Bernard McGinn, found guilty of murdering three soldiers with high-powered rifles, was given three life sentences and a total of 490 years in prison for 34 associated terrorist activities, including making bombs destined for the London Docklands. However under the terms of the Good Friday Agreement he and his colleagues will be released within 16 months.
Yesterday, after sentencing at Belfast Crown Court, the mother of Lance Bombardier Stephen Restorick, who was shot dead at a checkpoint in February 1997, called on the Government to reconsider the early release programme.
Rita Restorick said: "I feel justice has been done. But at the same time we have the problem of early releases."
Her son had been manning a checkpoint in the village of Bessbrook, County Armagh, an area in the grip of one of the "most vicious, callous teams to be run by the IRA".
As L/Bdr Restorick was speaking to a local woman, Lorraine McElroy, who was passing the checkpoint, he was hit by a bullet fired from a Barrett Light 50 rifle, a high-powered American weapon used to kill nine soldiers and police officers in Northern Ireland.
His final words were ones of concern for her. "The lady's been hit," he told colleagues. In fact Ms McElroy had not been shot, although she later suffered a breakdown as a result of witnessing the shooting.
L/Bdr Restorick was the last soldier to be killed in Ulster.
McGinn, 41, from Castleblaney, County Monaghan, in the Irish Republic, was also convicted of the murder of L/Bdr Paul Garrett in Keady, County Armagh, in 1993, and of Thomas Johnston, a former member of the Ulster Defence Regiment, who was shot dead in County Armagh in 1978.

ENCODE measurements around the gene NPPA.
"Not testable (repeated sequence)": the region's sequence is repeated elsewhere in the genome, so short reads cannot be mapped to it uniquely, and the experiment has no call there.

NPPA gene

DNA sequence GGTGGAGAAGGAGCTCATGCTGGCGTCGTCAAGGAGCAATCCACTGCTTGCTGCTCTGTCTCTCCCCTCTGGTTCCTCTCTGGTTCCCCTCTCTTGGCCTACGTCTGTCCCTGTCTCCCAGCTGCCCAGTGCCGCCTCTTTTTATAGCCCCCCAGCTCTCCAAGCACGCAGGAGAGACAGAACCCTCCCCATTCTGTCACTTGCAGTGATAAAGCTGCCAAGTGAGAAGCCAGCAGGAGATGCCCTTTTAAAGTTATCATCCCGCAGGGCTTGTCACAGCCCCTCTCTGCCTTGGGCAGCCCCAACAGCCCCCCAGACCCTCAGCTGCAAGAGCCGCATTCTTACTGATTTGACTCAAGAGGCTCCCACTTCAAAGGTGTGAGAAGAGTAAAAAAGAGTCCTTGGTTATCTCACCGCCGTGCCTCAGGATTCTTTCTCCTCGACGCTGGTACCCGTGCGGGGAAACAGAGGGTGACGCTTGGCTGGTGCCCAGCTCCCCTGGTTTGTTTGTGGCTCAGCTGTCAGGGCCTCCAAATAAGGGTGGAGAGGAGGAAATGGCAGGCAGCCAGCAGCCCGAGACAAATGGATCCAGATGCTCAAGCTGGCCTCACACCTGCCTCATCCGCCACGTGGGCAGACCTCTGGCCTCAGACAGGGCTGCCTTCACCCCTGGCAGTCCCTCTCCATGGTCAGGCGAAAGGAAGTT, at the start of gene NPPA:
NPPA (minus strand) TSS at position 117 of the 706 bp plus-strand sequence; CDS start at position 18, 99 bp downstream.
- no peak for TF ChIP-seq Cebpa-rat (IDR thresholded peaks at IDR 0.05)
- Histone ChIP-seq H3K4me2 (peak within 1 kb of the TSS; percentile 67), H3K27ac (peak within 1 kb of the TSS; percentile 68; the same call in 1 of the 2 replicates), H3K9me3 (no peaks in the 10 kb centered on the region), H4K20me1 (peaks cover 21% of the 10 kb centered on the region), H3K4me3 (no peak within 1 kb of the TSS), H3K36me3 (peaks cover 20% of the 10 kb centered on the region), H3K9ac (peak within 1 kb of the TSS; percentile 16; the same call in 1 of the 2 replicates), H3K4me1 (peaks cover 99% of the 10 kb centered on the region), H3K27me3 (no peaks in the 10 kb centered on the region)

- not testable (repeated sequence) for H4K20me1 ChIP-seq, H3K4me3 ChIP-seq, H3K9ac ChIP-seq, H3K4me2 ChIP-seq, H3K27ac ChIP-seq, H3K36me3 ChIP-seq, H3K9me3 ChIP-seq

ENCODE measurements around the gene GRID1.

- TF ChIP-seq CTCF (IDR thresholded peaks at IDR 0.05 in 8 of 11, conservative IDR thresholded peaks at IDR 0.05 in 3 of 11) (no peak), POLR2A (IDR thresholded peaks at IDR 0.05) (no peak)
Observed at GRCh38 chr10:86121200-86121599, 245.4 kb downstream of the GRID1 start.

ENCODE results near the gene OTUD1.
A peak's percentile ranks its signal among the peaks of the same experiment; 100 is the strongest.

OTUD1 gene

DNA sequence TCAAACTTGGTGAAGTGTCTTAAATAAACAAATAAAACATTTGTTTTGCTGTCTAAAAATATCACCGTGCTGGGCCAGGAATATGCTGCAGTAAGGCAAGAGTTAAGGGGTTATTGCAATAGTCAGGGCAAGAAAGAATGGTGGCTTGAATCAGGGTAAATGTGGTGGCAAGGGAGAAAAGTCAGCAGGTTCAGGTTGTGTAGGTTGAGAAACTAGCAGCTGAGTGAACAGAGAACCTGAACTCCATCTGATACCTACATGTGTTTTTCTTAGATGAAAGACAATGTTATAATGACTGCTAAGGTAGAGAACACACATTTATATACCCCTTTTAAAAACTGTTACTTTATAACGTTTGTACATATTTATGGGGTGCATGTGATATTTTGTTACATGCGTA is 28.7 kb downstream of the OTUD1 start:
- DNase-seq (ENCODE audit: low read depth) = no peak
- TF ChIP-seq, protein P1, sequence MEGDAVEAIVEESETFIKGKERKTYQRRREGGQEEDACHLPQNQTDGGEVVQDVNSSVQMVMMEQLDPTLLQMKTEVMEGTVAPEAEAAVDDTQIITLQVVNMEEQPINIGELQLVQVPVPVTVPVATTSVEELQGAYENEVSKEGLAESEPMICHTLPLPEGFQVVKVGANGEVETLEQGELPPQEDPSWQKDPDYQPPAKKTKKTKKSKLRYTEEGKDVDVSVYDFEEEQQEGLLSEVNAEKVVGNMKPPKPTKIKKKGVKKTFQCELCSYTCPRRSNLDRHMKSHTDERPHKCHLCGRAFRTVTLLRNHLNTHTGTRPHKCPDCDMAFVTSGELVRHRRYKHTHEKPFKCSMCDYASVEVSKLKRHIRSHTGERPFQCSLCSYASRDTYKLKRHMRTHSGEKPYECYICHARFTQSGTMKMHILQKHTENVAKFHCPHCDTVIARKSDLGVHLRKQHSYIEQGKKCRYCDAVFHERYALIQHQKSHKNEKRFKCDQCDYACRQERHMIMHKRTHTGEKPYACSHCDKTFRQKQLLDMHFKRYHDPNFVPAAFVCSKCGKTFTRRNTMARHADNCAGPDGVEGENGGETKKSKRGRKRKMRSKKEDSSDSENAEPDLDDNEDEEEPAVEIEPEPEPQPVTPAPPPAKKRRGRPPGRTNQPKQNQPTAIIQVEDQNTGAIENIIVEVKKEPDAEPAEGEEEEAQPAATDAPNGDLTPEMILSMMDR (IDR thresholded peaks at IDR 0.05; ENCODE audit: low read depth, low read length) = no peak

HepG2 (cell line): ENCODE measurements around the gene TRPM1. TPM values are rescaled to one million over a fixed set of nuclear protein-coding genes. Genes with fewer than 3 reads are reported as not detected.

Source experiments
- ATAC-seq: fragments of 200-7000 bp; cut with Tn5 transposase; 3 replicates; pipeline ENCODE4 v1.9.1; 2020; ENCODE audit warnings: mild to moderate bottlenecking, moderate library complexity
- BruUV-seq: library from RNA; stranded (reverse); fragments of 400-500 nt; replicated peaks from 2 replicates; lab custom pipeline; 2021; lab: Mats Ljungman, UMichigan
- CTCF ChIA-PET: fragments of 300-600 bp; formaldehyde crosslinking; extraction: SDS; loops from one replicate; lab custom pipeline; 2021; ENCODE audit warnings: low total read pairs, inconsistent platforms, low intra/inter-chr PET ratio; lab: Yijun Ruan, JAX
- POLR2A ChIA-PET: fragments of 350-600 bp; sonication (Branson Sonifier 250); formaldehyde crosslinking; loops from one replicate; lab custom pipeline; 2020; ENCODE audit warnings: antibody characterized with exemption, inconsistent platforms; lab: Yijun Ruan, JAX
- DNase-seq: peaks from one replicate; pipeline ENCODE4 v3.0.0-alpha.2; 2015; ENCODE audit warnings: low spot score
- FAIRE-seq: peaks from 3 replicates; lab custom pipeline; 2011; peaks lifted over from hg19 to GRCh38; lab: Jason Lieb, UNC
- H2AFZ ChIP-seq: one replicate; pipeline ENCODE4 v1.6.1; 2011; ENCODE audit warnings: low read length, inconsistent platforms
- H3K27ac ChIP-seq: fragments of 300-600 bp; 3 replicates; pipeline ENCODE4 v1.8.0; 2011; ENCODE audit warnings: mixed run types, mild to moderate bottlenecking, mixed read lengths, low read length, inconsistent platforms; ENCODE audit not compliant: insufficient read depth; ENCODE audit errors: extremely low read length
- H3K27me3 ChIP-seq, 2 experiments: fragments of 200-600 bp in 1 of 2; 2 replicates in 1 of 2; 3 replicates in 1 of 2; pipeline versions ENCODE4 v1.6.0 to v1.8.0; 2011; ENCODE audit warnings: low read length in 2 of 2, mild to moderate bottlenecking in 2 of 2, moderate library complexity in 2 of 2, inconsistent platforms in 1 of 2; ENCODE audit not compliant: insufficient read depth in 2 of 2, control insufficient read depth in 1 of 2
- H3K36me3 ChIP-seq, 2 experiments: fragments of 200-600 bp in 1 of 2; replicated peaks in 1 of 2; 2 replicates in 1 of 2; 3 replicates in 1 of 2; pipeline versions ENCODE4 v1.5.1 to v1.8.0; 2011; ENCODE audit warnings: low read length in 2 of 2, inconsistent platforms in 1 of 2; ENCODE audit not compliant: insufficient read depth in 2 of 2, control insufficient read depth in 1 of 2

Three other men were also found guilty of conspiracy to murder. Michael Colm Caraher, 31, from Cullyhanna, Martin Mines, 30, of Silverbridge, and James McCardle, 29, of Crossmaglen, all in south Armagh, were also found guilty with McGinn of possessing the Barrett rifle and an AKM assault rifle. Caraher was also found guilty of the attempted murder of Royal Ulster Constabulary PC Ronnie Galway, who was shot and injured in a sniper attack at Forkhill in south Armagh in 1997.
Caraher received 25 years for attempted murder. All the men were sentenced to 20 years for conspiracy to murder, 20 years for the possession of weapons, seven years for possession of property in connection with terrorism and three years for possession of articles useful to terrorists.
A fifth man, farmer Michael Anthony Kearns, 58, of Crossmaglen, was found not guilty of making a barn available to terrorists.
All the men were arrested when troops swooped on Kearns's farm in 1997 and uncovered the hidden rifles.
The Lord Chief Justice, Sir Robert Carswell, convicting the men, said he was satisfied they were all at the farm preparing an operation to murder yet another soldier.
Yesterday Detective Superintendent Neville McCoubrey, who led the RUC team investigating the murders, said: "The community is a safer and better place to be with these men behind bars."
Security sources say McGinn was not the "trigger man" in the sniper attacks. Rather he "rode shotgun" to protect the prized weapon and the marksman on the way to and from attacks.Reuse content